There is no exercise that gives you the same total body benefits as a back squat. From strong and powerful legs to a sturdy and stable upper body, the back squat does it all.
If you’re ready to take your athleticism (and overall physique) to the next level, it’s time to push the throttle on this lower-body staple. By increasing your squat numbers, you’ll build more muscle and more strength, which translates to better speed, explosiveness, and endurance.
In this article, we’ll help you squat your best weight ever. First, we’ll start by fine-tuning your form; even if your squat is “decent” right now, enhancing your technique just a little more will help you push more weight. (With better biomechanics, your body will more efficiently transfer energy.)
Second, we’ll give you a program to follow for the next month to take your squat to new heights.
Common Squat Mistakes
By improving your squat technique, you can push more weight than before — sometimes as much as 10 or 20lbs.
- Poor squat mobility. If you can’t do a proper bodyweight squat, squatting your best weight in 30 days is the least of your priorities. (Sometimes people will even say they need a barbell to squat correctly, but using weight to correct a dysfunction is a recipe for injuries.) Instead, work on improving your squat mobility.
- High-bar versus low-bar. The bar position on your back can transform how your squat feels and the muscles emphasized. For greater emphasis on your hips (and a stronger squat), go for the low-bar position where the barbell rests across the middle of your upper back.
- Ditch the squat pad. I shouldn’t have to say it, but yeah, avoid it.
- Use the Valsalva technique. If you want to squat big, use your breath to your advantage. After you unrack, inhale deeply while pushing your belly out; then, tense your belly and hold your breath throughout the entire repetition. This will give your lower back and torso the protection and stability for big lifts.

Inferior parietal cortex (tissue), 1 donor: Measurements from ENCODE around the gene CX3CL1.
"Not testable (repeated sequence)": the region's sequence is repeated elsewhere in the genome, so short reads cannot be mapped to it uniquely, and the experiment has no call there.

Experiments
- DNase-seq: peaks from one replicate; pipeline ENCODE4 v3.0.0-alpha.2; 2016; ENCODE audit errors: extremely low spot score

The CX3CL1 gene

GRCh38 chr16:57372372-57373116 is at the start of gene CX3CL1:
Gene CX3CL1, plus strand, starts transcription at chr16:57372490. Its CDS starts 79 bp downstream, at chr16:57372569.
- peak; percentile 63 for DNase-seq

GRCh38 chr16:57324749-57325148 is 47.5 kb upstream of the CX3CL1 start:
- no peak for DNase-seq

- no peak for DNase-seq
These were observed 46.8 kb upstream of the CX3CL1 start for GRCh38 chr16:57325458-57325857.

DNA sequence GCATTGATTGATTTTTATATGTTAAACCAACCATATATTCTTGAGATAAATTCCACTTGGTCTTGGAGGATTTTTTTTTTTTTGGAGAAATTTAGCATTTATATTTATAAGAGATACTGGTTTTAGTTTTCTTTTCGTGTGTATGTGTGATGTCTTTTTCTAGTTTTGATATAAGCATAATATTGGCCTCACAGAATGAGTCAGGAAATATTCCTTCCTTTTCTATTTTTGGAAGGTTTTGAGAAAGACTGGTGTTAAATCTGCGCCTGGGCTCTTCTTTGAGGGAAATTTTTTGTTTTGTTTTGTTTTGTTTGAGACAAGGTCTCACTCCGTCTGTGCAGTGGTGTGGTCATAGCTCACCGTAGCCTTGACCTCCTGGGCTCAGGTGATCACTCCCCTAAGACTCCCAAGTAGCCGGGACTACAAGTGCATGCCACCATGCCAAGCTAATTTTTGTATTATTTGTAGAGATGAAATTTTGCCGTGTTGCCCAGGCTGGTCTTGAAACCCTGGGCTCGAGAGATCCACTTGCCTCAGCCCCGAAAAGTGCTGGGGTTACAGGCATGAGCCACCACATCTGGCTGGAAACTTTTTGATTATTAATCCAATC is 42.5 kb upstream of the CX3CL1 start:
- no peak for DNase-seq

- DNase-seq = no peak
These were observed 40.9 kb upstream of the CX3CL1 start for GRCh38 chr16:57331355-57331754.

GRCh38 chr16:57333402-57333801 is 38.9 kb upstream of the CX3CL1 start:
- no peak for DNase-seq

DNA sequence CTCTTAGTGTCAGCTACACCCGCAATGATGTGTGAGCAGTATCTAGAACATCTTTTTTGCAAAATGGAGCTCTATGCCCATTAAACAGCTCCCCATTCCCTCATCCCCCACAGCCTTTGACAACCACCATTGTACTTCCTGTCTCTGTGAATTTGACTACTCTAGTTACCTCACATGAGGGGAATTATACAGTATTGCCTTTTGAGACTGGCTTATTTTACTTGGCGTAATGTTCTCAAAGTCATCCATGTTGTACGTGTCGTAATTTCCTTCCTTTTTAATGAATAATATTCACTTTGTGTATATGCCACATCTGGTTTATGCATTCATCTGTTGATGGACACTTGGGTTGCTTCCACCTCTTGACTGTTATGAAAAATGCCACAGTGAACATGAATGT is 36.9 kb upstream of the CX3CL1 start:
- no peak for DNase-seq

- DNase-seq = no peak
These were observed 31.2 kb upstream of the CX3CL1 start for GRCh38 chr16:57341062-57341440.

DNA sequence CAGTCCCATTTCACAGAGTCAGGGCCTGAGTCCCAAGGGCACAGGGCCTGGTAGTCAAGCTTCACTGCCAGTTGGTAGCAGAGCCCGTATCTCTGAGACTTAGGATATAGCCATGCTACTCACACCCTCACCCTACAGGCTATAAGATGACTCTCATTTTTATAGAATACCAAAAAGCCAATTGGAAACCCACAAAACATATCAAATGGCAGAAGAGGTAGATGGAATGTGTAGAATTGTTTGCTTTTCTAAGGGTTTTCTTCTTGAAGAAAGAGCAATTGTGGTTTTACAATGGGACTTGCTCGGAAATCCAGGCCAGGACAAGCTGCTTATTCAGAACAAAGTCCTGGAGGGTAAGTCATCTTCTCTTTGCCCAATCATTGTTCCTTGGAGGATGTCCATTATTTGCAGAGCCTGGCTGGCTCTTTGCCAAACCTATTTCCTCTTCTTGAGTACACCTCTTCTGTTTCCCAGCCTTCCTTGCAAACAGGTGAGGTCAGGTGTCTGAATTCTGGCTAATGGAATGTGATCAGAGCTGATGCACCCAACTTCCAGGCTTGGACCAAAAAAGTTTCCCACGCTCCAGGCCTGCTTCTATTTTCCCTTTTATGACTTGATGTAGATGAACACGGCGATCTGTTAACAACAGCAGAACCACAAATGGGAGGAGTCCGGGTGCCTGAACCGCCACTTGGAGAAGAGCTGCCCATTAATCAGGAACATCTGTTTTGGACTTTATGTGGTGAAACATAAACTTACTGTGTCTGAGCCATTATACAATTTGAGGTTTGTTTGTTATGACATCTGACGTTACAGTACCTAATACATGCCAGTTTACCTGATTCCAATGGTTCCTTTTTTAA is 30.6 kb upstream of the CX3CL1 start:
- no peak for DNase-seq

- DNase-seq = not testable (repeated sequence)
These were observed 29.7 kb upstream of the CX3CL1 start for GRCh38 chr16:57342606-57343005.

- Don’t yell. With the Valsalva technique, avoid releasing your air early. Instead, you want to keep it inside until the very end of your rep. Exhale. Then inhale and do it again.
- Swap your shoes. If you want the best squat of your life, pick a shoe with little-to-no cushioning. Shoes with gel soles (ex. running shoes) will absorb your weight making it harder to push through the ground. While weightlifting shoes can help, the powerlifting staple is still a pair of Chuck Taylors — you can also take off your shoes and squat in your socks or barefoot. (That’s what I do.) You’ll notice the difference immediately.
- If you don’t have safety bars, GET A SPOTTER.
- Try other bars. Why let a shoulder injury from 10 years ago mess up your squat? If you can’t handle the extended position of a back squat (your elbows pulled behind your body), try a different bar. Try a Buffalo Bar or a Safety Squat Bar, which come with handles.
- Hit parallel. No quarter squats are allowed. For your squat to count, it MUST be “parallel” or slightly below. It also helps you biomechanically — when you go down low enough, you transfer the force of the barbell to your hips so you can squat safer and stronger.